I am a hopeless romantic. No one can say for sure if it was society, or genetics, or Barbie, or Shakespeare that made me this way, but I have always been a sucker for love. I love all weddings all ways. Romeo and Juliet reduces me to heaving sobs every time. My parents met in the eighth grade, and it was my favorite romantic tale; I tried to manipulate my poor high school boyfriend into mimicking their adolescent relationship down to the locket my dad gave my mom for her sixteenth birthday. (He failed at every juncture, although he did buy me the first Jewel album.)

Poverty Is Purity

Growing up, I was also dedicated to an unconditional, Christian acceptance. I was kind, forgiving, and fought against social injustices from a young age. Everyone was perfect in God’s eyes, and money was a superficial measuring stick. Money was frequently included in lessons about false idols. Humility was virtuous, and poverty was honorable. Jesus was born to a poor carpenter and was willing to wash his disciples’ feet. The kings, the pharaohs, the Pharisees were rich and greedy, corrupt and bad. Money won’t make you happy, and you can’t take it to heaven anyway.

Conflated with my love for love, my belief system about money was a little flawed. I thought, when it came to relationships, money doesn’t matter. Deep down, I believed that the lack of money made a relationship more romantic. Support for this model was all around me: The Princess Bride, “The Gift of the Magi,” Aladdin, um, hello… Titanic? Money didn’t matter because love mattered.

This fantasy was all well and good until I became an adult, and then a single mom.

But Money Buys Health Insurance

Here is the thing: money does matter. It matters because health insurance. It matters because food. It matters because resources for any and all emergencies. It matters because flat tires and diapers and vacations and holidays. And money has nothing to do with whether I am a good person or not.

I asked my dad once if he wished we were rich, and he said, “My children are my wealth.” Now, I wished he’d explained a little more about mortgage payments. To be fair, he did try to teach me about money. But if money doesn’t matter, why would I learn about it? As an adult, it was embarrassing to need money, and I felt guilty when I had it. The problem was, I didn’t feel virtuous when I overdrew my bank account; I felt ashamed.

If money didn’t matter, why was I measuring my worth by how much money I made, or saved, or spent, or needed, or wanted? I felt confused when I broke up with a man who kept spending all our money and wouldn’t get a job. (What would Rose have done if Jack had a chronic spending problem in America?!) Whether I had it or not, I felt confused about money, and burdened by the stress and emotions tangled up in the numbers.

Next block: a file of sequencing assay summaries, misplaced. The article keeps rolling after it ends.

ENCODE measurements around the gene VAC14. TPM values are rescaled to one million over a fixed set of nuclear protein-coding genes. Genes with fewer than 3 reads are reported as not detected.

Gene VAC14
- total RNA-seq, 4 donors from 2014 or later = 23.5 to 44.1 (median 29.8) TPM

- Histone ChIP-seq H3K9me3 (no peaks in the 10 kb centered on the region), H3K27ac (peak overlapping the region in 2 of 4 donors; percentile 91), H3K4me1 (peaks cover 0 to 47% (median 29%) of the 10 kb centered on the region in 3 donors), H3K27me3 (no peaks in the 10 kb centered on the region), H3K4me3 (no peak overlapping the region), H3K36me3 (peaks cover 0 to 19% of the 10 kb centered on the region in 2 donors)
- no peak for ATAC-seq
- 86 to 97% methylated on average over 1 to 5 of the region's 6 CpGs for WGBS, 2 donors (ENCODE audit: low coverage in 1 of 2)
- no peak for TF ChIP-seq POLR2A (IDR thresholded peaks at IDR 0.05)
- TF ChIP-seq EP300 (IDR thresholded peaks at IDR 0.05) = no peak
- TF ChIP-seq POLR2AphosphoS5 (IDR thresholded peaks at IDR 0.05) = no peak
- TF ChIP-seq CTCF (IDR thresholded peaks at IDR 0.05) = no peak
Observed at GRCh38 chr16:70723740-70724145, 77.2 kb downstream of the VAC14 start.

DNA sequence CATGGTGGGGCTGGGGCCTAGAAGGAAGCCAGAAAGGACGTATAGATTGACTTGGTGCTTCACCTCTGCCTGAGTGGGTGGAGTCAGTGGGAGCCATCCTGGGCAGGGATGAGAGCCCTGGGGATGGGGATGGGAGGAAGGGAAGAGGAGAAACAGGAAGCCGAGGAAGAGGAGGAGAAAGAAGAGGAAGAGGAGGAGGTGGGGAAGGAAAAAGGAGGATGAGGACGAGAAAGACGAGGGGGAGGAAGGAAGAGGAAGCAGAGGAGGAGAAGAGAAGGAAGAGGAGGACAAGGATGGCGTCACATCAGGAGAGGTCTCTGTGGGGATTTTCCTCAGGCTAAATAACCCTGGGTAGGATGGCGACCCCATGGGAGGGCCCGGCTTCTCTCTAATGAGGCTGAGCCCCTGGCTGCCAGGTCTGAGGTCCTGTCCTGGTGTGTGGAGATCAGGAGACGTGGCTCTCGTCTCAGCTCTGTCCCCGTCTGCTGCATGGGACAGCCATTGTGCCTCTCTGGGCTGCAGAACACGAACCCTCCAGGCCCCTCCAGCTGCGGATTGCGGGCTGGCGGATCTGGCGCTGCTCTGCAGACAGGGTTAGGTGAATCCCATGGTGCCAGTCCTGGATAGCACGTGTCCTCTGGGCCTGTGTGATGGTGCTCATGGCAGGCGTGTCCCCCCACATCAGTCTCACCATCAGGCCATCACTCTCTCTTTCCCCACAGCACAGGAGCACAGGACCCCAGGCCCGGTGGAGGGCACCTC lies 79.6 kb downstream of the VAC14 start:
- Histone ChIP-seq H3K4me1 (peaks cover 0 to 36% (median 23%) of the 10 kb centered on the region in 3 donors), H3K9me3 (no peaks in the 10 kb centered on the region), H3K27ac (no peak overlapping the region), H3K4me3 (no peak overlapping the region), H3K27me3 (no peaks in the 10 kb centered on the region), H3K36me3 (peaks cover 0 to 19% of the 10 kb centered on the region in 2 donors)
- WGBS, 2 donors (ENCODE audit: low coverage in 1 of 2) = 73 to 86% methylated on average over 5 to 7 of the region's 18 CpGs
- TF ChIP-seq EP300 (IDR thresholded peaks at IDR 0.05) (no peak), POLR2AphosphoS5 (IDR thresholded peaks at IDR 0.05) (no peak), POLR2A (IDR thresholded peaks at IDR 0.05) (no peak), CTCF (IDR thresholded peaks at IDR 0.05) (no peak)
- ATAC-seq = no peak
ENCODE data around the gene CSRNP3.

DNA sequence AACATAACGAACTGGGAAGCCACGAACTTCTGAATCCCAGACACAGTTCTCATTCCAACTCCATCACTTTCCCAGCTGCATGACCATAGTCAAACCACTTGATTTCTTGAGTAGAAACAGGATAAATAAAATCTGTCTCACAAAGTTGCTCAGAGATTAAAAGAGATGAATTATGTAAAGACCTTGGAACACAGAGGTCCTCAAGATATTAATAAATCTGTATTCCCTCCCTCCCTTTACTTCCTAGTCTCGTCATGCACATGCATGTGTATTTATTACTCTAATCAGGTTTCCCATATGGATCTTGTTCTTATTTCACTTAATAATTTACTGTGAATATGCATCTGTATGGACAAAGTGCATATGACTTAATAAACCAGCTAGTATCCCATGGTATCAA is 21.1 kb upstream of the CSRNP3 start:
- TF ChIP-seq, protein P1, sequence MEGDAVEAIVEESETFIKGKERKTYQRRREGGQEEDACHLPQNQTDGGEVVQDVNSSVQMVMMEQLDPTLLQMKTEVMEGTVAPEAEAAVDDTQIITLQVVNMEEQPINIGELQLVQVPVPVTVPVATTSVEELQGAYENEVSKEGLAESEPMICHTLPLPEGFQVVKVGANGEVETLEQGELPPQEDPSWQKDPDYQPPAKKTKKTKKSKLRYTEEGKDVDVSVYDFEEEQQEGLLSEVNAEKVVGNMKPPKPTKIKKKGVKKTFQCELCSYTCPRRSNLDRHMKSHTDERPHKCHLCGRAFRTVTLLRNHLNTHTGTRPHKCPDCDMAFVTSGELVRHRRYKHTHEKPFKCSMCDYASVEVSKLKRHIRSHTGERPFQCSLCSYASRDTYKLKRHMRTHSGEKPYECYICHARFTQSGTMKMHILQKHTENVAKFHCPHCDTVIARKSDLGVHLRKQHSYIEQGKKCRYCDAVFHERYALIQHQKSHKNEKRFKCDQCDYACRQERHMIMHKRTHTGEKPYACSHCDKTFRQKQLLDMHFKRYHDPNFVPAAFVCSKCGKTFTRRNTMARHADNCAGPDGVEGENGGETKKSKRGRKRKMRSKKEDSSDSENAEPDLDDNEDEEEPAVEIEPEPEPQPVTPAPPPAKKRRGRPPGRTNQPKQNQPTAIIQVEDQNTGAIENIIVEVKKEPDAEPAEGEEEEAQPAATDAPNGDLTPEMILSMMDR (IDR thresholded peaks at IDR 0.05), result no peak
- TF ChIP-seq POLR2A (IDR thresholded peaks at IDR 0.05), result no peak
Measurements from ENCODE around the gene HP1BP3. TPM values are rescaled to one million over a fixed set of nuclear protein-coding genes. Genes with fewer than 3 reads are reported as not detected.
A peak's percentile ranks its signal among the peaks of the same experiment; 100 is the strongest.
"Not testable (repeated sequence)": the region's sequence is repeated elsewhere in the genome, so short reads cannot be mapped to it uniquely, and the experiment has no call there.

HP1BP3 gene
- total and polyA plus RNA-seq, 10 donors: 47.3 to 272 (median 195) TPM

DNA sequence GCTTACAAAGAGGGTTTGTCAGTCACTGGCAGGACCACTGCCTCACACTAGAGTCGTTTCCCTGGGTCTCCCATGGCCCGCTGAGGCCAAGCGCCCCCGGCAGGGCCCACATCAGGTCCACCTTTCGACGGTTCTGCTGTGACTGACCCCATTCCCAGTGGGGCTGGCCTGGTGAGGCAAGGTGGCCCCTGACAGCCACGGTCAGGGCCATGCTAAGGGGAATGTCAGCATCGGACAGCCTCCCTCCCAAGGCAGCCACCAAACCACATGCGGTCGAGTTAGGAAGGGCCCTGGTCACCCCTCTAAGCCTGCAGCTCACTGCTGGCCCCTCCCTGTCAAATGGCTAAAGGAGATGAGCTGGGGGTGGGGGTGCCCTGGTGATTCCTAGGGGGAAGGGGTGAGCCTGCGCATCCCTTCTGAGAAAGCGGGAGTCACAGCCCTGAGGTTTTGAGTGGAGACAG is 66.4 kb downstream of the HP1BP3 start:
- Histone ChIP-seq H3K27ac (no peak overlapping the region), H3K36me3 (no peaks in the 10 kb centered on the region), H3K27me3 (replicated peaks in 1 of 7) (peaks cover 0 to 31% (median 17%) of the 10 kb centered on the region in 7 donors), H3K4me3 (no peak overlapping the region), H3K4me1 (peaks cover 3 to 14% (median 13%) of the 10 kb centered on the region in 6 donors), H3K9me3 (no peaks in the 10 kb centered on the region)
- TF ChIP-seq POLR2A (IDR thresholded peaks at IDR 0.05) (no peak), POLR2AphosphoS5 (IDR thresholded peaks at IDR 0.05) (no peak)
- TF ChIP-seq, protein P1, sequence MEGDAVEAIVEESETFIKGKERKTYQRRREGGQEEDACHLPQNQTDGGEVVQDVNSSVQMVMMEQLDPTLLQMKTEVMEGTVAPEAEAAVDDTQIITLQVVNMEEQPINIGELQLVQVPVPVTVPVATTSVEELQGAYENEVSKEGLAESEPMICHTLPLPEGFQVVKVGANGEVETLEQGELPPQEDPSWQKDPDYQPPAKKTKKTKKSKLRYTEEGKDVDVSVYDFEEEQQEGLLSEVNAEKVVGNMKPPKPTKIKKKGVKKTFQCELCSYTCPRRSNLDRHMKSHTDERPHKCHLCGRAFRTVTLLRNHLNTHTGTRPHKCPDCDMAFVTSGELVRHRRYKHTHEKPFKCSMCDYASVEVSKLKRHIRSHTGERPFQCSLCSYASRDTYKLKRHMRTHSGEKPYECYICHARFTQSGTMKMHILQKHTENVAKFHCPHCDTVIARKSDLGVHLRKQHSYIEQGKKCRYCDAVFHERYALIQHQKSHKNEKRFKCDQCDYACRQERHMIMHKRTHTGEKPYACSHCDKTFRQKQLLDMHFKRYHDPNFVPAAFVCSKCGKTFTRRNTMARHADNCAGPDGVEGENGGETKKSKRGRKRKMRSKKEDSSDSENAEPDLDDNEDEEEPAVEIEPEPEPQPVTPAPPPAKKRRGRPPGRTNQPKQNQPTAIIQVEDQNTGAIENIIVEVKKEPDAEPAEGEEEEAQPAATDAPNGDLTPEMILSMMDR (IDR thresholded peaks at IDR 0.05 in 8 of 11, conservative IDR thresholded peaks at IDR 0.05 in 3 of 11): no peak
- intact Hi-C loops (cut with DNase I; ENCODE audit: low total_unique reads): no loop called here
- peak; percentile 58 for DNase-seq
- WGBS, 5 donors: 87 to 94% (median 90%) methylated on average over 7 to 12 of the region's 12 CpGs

But Whatever You Do, Don’t Talk About Money

On top of all that, there is also a social expectation that money is a private and personal matter, not to be discussed. No wonder I was confused.

Now, I know I wasn’t alone. So so so many people have a confusing relationship with money, for myriad reasons. The only way to cut through this confusion, I’ve found, is to talk about it, and separate the numbers from the feelings. I know that’s often easier said than done, but as a marriage and family therapist who works with people from all walks of life, I tell my clients time and time again: the more you talk about it, the easier it becomes. Talk about what you have, what you want, what you understand, and how it all feels. Find someone to remind you that money is not emotional in and of itself. In my experience, the easier it gets to talk about money, the more shame sheds away from it. The less shame around money, the easier it is to be honest about what you have, want, and need.

The first step for me was acceptance. For the things I want in my life, money matters.

Facts About My Financial Life

I have graduate school loan debt. My husband makes more money than me. I want to pay for my children to go to college, but I don’t know how we’ll do that, yet. My parents paid for my wedding. We order take-out for dinner at least once a week. I’ve been in credit card debt, and I’ve managed to pay some of it off. I have overdrawn my bank account many times. I have benefited from a financial windfall and wonder now if I handled it right, because it’s all gone.

These are facts. That is all. But those facts aside, money does not define who I am as a person.

That makes a lovely mission statement, right? But the truth is, I have to work on believing this all of the time. I believe it and forget about it seemingly minute to minute. So do my clients. So I practice it at home by working on open communication about finances with my husband, and I talk about it with my own therapist. (Fun fact: therapists have therapists.)

Women, Let’s Talk Honestly About Money

I have to say to myself over and over again: I am not “bad at money.” I want money for practical and comfortable things, and that does not make me a bad person. Silence about money is a tradition that no longer works for me and, arguably, for this country. Wage parity will only be achieved if there is total transparency, so if that’s what women really want, I’m arguing that we better become much more comfortable stating our needs, wants, and worth without shame. I’m not ready to start totally publicly broadcasting my personal financial information, but I’m getting braver and calmer about talking about it with my husband, unpacking it with my therapist, addressing it with my bank, and abandoning my mixed-up beliefs that serve no one.

I can still appreciate romance, and I also acknowledge to myself that I think Rose was going to struggle more than she imagined in America with Jack, if he ever were to make it off that plank in the ocean.

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